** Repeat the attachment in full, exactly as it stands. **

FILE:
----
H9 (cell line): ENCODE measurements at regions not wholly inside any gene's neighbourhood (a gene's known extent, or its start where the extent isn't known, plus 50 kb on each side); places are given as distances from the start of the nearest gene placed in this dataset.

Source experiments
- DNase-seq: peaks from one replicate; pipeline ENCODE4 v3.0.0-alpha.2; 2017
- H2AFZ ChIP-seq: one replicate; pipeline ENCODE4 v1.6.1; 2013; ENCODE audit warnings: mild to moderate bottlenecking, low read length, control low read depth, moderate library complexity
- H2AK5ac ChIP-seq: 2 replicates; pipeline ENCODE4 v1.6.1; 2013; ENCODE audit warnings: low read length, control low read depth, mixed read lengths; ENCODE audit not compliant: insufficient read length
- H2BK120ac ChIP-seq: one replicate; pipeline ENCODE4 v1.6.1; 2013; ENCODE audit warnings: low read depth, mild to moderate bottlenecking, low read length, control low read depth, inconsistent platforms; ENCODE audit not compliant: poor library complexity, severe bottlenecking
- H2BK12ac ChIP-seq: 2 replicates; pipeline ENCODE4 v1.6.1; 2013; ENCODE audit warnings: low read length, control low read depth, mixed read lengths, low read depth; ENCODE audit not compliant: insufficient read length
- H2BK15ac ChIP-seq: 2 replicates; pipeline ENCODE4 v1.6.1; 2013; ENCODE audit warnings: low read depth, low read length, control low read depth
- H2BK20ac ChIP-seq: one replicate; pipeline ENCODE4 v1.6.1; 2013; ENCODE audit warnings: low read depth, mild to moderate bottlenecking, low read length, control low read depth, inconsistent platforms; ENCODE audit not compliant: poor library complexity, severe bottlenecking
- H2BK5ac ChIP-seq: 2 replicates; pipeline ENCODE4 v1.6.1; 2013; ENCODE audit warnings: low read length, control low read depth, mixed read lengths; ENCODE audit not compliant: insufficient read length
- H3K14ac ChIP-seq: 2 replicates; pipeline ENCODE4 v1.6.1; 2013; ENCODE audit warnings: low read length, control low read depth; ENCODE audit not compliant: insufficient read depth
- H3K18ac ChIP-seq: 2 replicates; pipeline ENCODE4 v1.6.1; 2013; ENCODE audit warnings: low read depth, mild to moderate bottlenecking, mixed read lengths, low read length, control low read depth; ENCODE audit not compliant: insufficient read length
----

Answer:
H9 (cell line): ENCODE measurements at regions not wholly inside any gene's neighbourhood (a gene's known extent, or its start where the extent isn't known, plus 50 kb on each side); places are given as distances from the start of the nearest gene placed in this dataset.

Source experiments
- DNase-seq: peaks from one replicate; pipeline ENCODE4 v3.0.0-alpha.2; 2017
- H2AFZ ChIP-seq: one replicate; pipeline ENCODE4 v1.6.1; 2013; ENCODE audit warnings: mild to moderate bottlenecking, low read length, control low read depth, moderate library complexity
- H2AK5ac ChIP-seq: 2 replicates; pipeline ENCODE4 v1.6.1; 2013; ENCODE audit warnings: low read length, control low read depth, mixed read lengths; ENCODE audit not compliant: insufficient read length
- H2BK120ac ChIP-seq: one replicate; pipeline ENCODE4 v1.6.1; 2013; ENCODE audit warnings: low read depth, mild to moderate bottlenecking, low read length, control low read depth, inconsistent platforms; ENCODE audit not compliant: poor library complexity, severe bottlenecking
- H2BK12ac ChIP-seq: 2 replicates; pipeline ENCODE4 v1.6.1; 2013; ENCODE audit warnings: low read length, control low read depth, mixed read lengths, low read depth; ENCODE audit not compliant: insufficient read length
- H2BK15ac ChIP-seq: 2 replicates; pipeline ENCODE4 v1.6.1; 2013; ENCODE audit warnings: low read depth, low read length, control low read depth
- H2BK20ac ChIP-seq: one replicate; pipeline ENCODE4 v1.6.1; 2013; ENCODE audit warnings: low read depth, mild to moderate bottlenecking, low read length, control low read depth, inconsistent platforms; ENCODE audit not compliant: poor library complexity, severe bottlenecking
- H2BK5ac ChIP-seq: 2 replicates; pipeline ENCODE4 v1.6.1; 2013; ENCODE audit warnings: low read length, control low read depth, mixed read lengths; ENCODE audit not compliant: insufficient read length
- H3K14ac ChIP-seq: 2 replicates; pipeline ENCODE4 v1.6.1; 2013; ENCODE audit warnings: low read length, control low read depth; ENCODE audit not compliant: insufficient read depth
- H3K18ac ChIP-seq: 2 replicates; pipeline ENCODE4 v1.6.1; 2013; ENCODE audit warnings: low read depth, mild to moderate bottlenecking, mixed read lengths, low read length, control low read depth; ENCODE audit not compliant: insufficient read length